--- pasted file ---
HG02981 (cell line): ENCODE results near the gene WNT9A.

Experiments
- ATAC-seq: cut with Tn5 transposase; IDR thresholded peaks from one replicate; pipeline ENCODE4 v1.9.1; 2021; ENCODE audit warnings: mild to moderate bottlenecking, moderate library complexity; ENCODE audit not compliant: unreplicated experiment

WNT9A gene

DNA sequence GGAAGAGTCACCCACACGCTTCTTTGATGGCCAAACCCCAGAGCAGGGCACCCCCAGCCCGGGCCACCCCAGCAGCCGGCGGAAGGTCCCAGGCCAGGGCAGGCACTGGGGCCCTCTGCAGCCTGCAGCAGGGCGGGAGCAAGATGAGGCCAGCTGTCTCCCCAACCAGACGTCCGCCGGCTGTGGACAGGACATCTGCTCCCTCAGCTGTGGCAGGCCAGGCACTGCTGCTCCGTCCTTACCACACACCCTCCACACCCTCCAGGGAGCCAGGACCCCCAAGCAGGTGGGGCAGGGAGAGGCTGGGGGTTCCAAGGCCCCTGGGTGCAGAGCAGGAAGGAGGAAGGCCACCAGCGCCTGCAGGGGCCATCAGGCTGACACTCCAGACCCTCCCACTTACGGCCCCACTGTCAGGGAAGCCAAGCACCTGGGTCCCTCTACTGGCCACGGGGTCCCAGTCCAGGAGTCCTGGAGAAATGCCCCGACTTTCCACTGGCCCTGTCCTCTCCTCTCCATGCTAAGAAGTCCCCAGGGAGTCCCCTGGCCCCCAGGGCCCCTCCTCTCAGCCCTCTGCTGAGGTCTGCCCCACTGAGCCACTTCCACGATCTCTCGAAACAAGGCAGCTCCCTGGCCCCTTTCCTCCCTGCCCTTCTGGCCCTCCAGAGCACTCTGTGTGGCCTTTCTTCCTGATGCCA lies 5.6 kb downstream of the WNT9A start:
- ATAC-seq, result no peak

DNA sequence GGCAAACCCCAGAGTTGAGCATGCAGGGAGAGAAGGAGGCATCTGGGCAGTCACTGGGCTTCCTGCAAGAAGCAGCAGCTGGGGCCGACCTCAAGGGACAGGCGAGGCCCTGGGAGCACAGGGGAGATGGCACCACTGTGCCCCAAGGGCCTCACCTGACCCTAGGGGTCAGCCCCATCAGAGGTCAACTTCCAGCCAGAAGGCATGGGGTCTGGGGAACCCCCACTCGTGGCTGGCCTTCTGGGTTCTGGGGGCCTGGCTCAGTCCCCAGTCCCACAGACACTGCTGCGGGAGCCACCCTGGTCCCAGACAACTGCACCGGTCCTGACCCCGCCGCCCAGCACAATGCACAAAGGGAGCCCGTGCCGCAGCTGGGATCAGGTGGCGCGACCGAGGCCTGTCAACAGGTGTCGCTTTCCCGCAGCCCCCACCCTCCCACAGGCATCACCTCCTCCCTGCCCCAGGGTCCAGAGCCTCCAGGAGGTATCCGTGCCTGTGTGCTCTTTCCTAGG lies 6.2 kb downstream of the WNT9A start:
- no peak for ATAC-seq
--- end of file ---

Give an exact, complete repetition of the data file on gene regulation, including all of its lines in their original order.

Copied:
HG02981 (cell line): ENCODE results near the gene WNT9A.

Experiments
- ATAC-seq: cut with Tn5 transposase; IDR thresholded peaks from one replicate; pipeline ENCODE4 v1.9.1; 2021; ENCODE audit warnings: mild to moderate bottlenecking, moderate library complexity; ENCODE audit not compliant: unreplicated experiment

WNT9A gene

DNA sequence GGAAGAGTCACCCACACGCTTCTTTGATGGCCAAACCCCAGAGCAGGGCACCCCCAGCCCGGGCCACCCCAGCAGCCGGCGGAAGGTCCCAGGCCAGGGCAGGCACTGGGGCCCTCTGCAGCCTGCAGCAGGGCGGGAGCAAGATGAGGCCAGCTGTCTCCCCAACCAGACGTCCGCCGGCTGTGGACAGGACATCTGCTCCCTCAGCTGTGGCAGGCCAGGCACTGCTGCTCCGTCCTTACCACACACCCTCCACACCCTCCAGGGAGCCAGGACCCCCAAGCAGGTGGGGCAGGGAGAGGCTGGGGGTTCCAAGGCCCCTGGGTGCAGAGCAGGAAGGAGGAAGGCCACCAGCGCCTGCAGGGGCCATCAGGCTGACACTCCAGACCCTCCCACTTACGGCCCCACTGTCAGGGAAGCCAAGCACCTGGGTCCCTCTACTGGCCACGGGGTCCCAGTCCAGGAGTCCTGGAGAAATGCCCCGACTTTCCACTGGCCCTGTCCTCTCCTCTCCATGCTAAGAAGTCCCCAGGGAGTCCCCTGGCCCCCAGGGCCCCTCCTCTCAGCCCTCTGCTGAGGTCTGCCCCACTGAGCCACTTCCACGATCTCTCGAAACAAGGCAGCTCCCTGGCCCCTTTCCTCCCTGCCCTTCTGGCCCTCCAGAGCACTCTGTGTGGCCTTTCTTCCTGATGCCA lies 5.6 kb downstream of the WNT9A start:
- ATAC-seq, result no peak

DNA sequence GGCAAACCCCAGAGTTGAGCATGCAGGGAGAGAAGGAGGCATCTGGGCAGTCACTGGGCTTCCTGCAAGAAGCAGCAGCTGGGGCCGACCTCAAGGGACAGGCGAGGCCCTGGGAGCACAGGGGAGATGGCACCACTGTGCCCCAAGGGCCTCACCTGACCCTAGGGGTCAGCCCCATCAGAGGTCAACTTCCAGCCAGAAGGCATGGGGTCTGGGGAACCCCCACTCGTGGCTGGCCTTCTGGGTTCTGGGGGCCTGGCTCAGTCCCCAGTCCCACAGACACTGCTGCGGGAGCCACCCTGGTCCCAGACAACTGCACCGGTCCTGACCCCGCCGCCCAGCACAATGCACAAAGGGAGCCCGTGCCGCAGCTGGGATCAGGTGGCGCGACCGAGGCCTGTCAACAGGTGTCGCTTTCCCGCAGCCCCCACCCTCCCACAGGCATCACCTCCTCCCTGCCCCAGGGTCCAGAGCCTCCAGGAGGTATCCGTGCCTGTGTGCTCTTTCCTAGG lies 6.2 kb downstream of the WNT9A start:
- no peak for ATAC-seq